Pageview journalism is a method of presenting information online in a slideshow or other framework that garners as many clicks from a reader as possible. This is what it looks like:
Writing for The Guardian, Charlie Brooker lambastes the painful conformity of web-based media today, largely in response to the shortcomings of pageview journalism and the damage it does to a journalist’s ability to establish a narrative.
Newspapers used to be sombre dossiers issued each morning, bringing grave news from Crimea. Now they’re blizzards of electric confetti, bringing The Ten Gravest Crimean Developments You Simply Won’t Believe. The art of turning almost any article of interest into a step-by-step clickbait walkthrough has been perfected to the point where reading the internet feels increasingly like sitting on the bog in the 1980s reading a novelty book of showbiz facts that never fucking ends. This trend will only continue. In five years’ time, all news articles will consist of a single coloured icon you click repeatedly to make info-nuggets fly out, accompanied by musical notes, like a cross between Flappy Bird and Newsnight. Even a harrowing report on refugees fleeing a warzone will cynically draw you in by promising to show you a famous person’s bum after every 85th click. And it will succeed.
Media criticism, like this, delivered with a sharp bite is something to behold. The digital echo chamber is deafening. It takes a piercing voice to rise above it. Brooker has this going for him.
Of course, I agree with him that lowest common denominator page view journalism is a shitty development for readers, and makers of news. I’d extend this to advertisers, as well. For brands, the opportunity to serve people with valuable information and develop a customer relationship is in owned and social media. Paid and earned media continue to be important, but even the best online ads and editorial are competing with a thousand other possibly more interesting options, all of which are just a click away.
Media companies that peddle “step-by-step clickbait” believe digital media is not a reading experience, nearly as much as it is a self-guided navigation through text and images. New sites like Medium are beginning to counter this negative trend. Medium is a place for readers—that’s how the site is designed and it shows.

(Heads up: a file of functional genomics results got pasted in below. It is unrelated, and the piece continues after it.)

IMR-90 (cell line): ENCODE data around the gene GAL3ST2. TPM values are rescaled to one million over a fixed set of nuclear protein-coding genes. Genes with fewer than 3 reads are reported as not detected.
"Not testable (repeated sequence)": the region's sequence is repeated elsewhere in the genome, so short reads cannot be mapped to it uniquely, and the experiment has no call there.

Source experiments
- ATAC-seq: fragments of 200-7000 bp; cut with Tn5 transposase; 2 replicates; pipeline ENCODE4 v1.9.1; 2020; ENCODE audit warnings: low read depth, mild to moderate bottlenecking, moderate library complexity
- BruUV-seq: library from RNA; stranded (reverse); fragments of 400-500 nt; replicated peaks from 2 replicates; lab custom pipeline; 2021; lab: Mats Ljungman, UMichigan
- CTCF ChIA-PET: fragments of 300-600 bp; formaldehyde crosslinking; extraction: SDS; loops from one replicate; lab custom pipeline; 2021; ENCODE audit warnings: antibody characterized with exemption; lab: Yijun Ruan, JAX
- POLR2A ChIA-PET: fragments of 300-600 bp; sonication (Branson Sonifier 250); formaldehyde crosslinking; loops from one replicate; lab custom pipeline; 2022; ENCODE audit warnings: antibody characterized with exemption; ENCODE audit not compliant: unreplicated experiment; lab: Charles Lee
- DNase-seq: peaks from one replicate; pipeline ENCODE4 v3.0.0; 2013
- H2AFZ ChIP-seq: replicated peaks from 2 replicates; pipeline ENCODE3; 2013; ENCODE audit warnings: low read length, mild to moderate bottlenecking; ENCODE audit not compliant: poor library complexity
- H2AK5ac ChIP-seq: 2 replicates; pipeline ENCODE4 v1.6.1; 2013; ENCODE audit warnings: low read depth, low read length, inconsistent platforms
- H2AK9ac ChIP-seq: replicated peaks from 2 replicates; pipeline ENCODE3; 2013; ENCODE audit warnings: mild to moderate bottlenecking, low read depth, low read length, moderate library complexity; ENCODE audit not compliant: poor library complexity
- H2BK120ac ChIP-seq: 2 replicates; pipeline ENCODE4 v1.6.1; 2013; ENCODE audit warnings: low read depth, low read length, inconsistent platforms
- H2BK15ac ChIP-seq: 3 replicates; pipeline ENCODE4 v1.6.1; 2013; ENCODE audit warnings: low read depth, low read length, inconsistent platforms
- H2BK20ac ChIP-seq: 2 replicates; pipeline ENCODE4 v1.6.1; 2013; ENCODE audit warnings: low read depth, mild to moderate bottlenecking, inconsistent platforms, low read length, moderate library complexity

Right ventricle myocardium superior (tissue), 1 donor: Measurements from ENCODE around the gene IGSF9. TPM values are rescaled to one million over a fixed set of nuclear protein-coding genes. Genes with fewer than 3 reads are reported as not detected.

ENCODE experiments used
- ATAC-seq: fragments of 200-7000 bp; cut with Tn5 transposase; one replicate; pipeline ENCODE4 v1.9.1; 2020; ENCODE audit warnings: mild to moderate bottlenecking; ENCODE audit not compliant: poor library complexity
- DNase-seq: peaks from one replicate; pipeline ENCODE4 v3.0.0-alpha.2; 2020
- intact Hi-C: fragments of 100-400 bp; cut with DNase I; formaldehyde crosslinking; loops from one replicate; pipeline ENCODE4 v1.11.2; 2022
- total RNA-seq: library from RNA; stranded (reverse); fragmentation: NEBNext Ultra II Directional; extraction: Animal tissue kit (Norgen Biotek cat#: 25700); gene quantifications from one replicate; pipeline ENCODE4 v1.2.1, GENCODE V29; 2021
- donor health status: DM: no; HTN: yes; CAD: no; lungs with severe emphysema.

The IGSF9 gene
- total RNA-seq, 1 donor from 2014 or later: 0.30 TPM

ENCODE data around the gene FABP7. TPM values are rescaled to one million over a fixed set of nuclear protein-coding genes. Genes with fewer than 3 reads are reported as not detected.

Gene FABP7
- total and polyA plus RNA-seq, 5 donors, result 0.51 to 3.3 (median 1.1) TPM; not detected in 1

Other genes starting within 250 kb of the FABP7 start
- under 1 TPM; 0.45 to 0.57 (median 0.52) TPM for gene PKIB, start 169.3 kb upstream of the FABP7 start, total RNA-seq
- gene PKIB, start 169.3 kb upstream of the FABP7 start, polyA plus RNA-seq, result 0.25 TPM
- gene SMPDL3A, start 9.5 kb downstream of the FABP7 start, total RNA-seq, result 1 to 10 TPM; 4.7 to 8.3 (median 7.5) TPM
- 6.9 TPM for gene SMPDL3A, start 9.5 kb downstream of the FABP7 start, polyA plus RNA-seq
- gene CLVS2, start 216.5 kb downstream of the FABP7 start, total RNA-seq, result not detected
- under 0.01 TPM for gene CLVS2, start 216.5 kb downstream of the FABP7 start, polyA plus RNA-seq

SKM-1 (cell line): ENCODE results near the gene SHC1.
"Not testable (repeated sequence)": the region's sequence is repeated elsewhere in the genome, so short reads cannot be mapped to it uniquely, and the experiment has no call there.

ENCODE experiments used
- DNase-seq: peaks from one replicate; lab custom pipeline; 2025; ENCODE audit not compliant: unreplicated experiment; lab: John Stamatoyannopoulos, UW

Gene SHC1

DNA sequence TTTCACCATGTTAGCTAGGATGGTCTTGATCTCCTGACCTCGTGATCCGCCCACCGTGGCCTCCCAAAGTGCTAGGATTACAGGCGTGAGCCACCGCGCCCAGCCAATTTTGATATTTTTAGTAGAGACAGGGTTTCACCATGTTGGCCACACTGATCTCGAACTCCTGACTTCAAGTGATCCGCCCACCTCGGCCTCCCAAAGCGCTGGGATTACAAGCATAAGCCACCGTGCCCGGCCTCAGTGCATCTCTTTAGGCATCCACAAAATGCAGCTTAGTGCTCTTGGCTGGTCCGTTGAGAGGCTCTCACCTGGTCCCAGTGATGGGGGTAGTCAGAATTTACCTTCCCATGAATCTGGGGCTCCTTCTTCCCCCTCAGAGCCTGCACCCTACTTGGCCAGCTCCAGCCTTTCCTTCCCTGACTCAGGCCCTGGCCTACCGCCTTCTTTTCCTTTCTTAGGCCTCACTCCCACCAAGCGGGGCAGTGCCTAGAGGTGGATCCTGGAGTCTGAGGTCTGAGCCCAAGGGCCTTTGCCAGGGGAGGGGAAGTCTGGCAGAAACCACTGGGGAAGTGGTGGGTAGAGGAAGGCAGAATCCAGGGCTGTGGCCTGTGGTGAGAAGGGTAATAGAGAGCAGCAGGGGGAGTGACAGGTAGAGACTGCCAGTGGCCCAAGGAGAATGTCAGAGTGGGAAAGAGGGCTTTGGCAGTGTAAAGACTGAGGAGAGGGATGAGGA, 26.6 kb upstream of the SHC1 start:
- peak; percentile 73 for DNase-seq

Alternatives like Medium provide one way to combat the “blizzards of electric confetti.” But pageview-driven techniques are not going away. Anything that can be monetized, will be, and right now advertisers and investors are propping up pageview journalism sites with buckets of cash. Henry Blodget told the Financial Times that Business Insider’s 2013 revenue would be “close to” $20 million. That’s a lot of money to work with every year. Nevertheless, media critic, Michael Wolff, puzzles over the math. He concludes, “The digital traffic world, with techniques and sources and results that are ever-more dubious, is, as I’d guess the astute Henry Blodget has ascertained, not a sound long-term play.”
Hard to say who is right, Wolff or Blodget. “Nobody ever went broke underestimating the taste of the American public,” H. L. Mencken suggested. Maybe clicking 30 times through an “article” satisfies people in ways I don’t understand. Perhpas I should not impose my desire to have people read long copy? By the way, this article is under 600 words, so I fully expect high rates of comprehension and retention.